This novel is set in England, or Angleland, in the time following the Norman Conquest, it tells the story of Buccmaster of Holland, a farmer in Lincolnshire where the Fens are alive with myths and monsters, and tales of invading foreigners – Vikings and Normans. It’s written in language which is based on old English, but made easier so that people who don’t know Anglo-Saxon can understand what they are reading.
Paul Kingsnorth sought crowdfunding to get the book published and Mark Rylance – one of today’s finest actors – was one of the 400 subscribers who originally pledged to enable the book’s publication. He has also optioned the film rights and it will be interesting to see the book translated onto the big screen.
It was a thrilling, almost magical event. I hadn’t encountered Mark Rylance before this year when I saw him act in the BBC dramatisation of Hilary Mantel’s Wolf Hall, so I was keen to see him in real-life and his rendering of the book scenes didn’t disappoint. I was impressed also with Paul Kingsnorth’s knowledge about the historical times about which he was writing and I learned for the first time that for 300 years following the Norman Conquest, the English kings spoke no English. I’m sure it is a well-known historical fact but it had slipped past me even although I studied Medieval History for two years at university in the 1980s!
Martin Shaw was quiet for the first half hour or so, while Paul Kingsnorth and Mark Rylance took the stage, but when he came on board the event moved into the magical storytelling realms of olden days. There is something remarkable about a live performance of story-telling, drumming and humour and monsters and magic and myths and of course the energy, not only of the story-teller but of the audience also.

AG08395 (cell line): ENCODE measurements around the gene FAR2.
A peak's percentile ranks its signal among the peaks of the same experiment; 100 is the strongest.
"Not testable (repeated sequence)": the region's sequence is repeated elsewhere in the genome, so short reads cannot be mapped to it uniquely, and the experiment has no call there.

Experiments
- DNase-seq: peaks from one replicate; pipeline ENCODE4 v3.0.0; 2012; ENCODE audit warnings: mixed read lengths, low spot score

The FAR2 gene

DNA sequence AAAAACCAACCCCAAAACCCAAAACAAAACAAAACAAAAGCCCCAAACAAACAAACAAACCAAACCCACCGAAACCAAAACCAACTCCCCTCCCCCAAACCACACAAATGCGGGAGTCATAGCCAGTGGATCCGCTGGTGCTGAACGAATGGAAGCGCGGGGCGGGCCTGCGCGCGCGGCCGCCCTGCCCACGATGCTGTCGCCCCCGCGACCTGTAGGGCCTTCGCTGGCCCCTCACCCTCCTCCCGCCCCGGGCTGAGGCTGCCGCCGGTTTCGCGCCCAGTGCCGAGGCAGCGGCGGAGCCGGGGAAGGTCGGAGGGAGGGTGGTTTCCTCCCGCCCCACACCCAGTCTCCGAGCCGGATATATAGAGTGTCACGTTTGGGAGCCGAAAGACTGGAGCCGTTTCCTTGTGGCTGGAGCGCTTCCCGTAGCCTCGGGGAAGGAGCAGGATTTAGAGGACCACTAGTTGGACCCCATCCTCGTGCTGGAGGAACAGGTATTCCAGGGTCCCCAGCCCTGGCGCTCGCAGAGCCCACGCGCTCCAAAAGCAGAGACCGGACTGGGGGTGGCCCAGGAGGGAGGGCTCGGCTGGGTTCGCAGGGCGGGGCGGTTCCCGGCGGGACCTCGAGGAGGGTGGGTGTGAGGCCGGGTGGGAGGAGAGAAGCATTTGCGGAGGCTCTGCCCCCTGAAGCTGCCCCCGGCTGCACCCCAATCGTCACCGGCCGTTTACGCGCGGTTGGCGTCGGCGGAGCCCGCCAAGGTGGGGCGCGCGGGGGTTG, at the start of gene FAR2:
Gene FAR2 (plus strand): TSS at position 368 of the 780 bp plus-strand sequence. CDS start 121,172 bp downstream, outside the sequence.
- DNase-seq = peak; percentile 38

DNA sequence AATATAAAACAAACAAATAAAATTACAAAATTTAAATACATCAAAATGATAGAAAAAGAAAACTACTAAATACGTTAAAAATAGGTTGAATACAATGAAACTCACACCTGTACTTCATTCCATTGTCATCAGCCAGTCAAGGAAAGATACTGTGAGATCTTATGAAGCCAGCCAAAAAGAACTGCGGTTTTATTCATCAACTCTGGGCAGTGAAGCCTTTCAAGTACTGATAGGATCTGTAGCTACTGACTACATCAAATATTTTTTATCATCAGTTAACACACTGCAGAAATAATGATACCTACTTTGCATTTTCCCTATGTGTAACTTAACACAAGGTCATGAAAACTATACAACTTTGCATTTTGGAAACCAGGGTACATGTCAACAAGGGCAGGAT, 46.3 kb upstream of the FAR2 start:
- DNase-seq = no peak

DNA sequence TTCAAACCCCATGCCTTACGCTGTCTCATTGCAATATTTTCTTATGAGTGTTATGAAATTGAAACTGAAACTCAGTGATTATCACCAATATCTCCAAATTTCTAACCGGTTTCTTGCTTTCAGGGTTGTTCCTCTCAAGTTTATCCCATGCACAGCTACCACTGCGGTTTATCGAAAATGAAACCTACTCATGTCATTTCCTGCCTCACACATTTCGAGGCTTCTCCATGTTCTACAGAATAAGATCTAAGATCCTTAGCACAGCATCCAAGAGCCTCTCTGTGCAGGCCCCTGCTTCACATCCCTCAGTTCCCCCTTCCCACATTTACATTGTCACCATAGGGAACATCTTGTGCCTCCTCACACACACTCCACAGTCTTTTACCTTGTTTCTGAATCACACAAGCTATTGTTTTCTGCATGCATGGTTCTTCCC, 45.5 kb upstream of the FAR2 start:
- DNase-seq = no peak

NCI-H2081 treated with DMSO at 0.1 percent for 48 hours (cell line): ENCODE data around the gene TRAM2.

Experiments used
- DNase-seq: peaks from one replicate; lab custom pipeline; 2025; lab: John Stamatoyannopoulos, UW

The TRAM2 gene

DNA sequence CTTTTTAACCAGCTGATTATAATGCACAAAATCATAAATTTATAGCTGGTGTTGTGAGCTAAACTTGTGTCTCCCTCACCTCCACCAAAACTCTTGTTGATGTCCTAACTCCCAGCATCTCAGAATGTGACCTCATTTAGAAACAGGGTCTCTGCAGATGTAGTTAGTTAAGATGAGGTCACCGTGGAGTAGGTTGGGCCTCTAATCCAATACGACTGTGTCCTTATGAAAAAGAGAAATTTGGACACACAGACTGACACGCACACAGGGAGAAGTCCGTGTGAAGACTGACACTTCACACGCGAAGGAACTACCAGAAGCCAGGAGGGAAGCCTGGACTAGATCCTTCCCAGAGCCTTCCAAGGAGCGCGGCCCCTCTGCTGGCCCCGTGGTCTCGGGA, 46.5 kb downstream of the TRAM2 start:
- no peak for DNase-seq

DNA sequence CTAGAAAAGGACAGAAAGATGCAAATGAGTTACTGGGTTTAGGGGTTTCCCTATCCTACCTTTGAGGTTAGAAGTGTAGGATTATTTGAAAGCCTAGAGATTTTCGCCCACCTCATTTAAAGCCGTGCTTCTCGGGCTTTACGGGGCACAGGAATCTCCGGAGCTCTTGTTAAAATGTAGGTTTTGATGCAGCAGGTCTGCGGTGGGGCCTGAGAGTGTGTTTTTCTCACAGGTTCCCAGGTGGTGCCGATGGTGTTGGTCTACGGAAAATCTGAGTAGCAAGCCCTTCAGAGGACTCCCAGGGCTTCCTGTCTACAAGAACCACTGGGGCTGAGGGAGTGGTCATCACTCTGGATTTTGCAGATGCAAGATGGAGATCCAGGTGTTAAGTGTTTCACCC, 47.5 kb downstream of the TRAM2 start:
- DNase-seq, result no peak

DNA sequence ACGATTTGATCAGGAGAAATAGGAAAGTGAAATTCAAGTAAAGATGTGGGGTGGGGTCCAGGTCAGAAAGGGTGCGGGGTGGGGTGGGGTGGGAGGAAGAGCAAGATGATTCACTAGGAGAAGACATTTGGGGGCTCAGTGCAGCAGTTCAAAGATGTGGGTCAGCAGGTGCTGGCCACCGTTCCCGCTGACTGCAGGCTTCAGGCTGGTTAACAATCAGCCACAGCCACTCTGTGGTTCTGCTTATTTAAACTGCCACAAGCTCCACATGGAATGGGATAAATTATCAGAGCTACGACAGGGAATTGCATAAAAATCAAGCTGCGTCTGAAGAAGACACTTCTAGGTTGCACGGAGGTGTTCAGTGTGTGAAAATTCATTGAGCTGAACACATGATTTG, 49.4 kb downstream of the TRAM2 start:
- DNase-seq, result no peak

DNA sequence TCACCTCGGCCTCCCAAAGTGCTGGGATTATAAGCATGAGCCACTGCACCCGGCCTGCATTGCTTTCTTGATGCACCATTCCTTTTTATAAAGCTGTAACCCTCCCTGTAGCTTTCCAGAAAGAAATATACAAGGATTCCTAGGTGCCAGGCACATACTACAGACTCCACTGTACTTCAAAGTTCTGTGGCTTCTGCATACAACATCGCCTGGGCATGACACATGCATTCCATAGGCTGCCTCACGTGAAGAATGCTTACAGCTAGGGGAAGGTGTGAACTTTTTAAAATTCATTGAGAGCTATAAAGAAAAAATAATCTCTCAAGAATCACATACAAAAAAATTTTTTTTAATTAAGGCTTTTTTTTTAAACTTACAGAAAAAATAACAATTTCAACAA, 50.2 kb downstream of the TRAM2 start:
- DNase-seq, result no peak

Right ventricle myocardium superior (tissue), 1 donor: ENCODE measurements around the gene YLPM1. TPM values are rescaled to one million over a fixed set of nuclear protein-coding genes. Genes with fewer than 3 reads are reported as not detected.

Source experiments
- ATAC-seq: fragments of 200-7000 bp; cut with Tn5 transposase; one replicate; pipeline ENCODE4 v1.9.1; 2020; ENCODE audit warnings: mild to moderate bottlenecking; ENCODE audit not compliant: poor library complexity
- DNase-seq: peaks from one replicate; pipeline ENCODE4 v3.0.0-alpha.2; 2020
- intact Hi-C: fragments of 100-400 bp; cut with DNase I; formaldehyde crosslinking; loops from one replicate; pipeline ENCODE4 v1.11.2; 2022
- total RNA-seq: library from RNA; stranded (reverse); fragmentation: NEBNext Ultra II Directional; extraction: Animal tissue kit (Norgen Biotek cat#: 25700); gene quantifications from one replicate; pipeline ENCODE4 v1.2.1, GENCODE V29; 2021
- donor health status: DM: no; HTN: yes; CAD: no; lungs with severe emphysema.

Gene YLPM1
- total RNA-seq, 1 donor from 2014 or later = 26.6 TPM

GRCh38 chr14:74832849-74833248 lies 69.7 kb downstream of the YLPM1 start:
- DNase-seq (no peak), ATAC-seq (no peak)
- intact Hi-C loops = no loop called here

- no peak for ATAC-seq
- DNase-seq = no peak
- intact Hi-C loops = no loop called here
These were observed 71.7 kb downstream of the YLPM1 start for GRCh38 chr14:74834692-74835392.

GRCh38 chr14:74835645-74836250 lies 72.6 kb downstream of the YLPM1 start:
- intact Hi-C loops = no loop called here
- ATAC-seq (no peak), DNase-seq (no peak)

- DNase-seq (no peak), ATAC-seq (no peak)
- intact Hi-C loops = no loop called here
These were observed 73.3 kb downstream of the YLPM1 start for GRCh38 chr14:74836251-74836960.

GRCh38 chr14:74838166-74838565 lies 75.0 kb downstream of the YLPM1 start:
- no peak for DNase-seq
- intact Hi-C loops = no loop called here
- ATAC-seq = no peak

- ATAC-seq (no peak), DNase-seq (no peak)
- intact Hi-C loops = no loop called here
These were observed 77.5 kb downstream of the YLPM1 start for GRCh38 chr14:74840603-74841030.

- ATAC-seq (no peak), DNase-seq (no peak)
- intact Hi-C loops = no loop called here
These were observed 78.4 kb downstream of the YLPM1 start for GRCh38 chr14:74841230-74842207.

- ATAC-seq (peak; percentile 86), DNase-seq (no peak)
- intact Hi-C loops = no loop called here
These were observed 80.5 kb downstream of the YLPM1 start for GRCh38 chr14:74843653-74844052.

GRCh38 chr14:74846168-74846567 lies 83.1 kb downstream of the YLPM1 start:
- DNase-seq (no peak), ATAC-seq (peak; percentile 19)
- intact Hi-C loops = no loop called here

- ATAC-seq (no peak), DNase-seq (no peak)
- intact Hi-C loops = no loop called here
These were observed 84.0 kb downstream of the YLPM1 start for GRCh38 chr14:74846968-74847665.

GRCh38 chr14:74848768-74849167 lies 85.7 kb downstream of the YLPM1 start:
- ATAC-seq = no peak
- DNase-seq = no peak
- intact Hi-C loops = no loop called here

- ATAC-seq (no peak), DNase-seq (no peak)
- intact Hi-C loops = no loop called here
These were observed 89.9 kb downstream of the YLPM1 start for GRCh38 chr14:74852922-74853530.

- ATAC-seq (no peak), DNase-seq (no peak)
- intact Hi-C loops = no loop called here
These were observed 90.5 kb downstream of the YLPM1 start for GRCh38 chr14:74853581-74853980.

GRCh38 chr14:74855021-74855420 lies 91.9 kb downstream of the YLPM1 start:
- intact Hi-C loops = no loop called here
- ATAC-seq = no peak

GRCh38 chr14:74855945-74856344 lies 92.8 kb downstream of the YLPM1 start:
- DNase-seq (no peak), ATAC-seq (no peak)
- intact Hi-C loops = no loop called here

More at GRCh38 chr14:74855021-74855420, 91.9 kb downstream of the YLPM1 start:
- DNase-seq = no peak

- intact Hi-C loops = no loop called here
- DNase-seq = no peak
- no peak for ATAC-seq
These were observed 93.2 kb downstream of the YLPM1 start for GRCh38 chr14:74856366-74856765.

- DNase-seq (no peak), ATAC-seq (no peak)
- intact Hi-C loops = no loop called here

As I queued to get my copy of The Wake signed I thought about what questions I might ask the talented trio – I discovered that Paul Kingsnorth is writing a trilogy about England and The Wake is the first. I assumed that the second and third books would follow directly on from the first. However, the second in the trilogy is set in the present day and the third (not yet written) will be set 1000 years in the future. I’ll be fascinated to follow this and see what Paul Kingsnorth envisions for 30th century England.
I wanted to ask Mark Rylance if he would be doing an audio version of The Wake, as I’d love to listen to the story in his rendering of it, but I confess I was a bit overwhelmed and can’t remember what I asked him, if indeed I asked anything. I did thank him for the photo opportunity and tell him it was a “once in a lifetime opportunity”. I meant for me, of course.
Martin Shaw was last in line at the signing desk but there were a number of children drawing at the desk alongside him. I asked him if they were his and he said they were Paul’s. I was imagining what it might be like to have a parent who could tell stories in the way that Martin Shaw could and did during this event. It would be amazing!
And here is a link to hear Mark Rylance reading from The Wake …